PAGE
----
The International Court of Justice reaffirmed clearly in 1975 that Morocco had no sovereign title over the territory before the Spanish colonised it. The UN considers Western Sahara as a Non-Self-Governing Territory and the last colonial case in Africa.

The UN recognises the Polisario as the sole and legitimate representative of the Saharawi people and the Saharawi state it declared is recognised by the African Union and 80 countries world-wide.

What the people of Western Sahara want is a chance to exercise their inalienable right to self-determinatio through a UN sponsered referendum. Such a right is recognised by the UN and the interntional community. That is why there is a UN mission called MINURSO in the territory.

To show balance and nuetrality, I suggest to Ms. Jenniver Rubin to interview Mr. Mouloud Said, the Polisario Representative in Washington.

Posted by: Almetadel | January 12, 2011 9:38 PM | Report abuse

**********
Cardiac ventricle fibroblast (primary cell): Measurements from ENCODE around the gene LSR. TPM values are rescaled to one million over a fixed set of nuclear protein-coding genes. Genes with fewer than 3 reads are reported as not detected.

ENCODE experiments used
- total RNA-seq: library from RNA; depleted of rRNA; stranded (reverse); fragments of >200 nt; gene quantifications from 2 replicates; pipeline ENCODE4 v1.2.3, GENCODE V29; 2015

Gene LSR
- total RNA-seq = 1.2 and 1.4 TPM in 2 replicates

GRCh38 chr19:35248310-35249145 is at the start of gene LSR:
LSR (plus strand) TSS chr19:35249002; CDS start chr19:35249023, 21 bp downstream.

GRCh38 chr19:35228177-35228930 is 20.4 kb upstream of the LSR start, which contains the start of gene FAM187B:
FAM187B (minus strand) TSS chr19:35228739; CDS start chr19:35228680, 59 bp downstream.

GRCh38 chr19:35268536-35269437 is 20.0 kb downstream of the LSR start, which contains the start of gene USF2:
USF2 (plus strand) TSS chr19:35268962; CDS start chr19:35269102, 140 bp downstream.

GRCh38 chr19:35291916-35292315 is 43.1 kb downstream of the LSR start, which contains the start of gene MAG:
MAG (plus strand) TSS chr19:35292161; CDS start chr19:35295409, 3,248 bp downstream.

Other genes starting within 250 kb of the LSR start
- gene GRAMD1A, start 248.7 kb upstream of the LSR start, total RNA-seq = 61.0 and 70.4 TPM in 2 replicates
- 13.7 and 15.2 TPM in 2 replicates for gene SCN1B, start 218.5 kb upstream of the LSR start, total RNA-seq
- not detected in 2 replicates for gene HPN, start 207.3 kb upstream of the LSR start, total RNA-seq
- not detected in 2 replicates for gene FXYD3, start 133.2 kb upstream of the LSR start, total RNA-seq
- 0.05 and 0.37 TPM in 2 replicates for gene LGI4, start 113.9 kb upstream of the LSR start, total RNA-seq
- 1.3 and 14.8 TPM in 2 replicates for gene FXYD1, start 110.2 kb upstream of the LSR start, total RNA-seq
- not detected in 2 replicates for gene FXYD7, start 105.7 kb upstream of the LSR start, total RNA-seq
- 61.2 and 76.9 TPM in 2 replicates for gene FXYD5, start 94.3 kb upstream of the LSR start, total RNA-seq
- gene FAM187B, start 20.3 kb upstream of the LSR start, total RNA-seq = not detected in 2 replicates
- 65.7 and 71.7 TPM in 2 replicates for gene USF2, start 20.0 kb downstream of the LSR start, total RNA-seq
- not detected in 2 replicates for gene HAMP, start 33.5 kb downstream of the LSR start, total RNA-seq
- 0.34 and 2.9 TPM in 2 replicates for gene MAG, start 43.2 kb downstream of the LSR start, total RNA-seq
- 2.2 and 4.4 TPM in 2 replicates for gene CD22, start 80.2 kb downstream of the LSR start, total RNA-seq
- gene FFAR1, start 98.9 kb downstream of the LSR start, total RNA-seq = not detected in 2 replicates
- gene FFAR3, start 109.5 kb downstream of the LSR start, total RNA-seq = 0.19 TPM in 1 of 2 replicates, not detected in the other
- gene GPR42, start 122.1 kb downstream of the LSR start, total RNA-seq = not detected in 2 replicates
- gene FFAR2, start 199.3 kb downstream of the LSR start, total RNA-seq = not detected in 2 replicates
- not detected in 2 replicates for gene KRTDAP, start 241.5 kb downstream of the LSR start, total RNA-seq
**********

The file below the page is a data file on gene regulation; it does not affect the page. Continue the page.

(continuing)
@roxn
I have lived in Morocco for the last 5 years. I have yet to see or even hear of anyone arrested for walking down the street with a girlfriend or for eating during Ramadan.
Most restaurants and food shops are closed during the day, but people do eat and drink - just not in public. Not consuming food and drink in public is a way of showing respect and even foreigners like myself do that.
Maybe you are thinking of Saudi Arabia where social rules are much more strict.

Posted by: hooversmom1 | January 13, 2011 2:23 AM | Report abuse

I don't know if Morocco is a different kind of Muslim country, I've only visited one Muslim country: Morocco. But here's what I learned and experienced in Morocco:

I was sitting in a cafe in Marrakech with a man I had met on the ferry from Spain and with whom I had arranged to spend several days in his house as a paying guest. I mentioned that I knew that my host shared his name with previous king and he nervously looked around the room as if the room were bugged and then quietly, "Never mention the king's name again." Morocco may be different in some ways, but it is still an absolute dictatorship just like Saudi Arabia.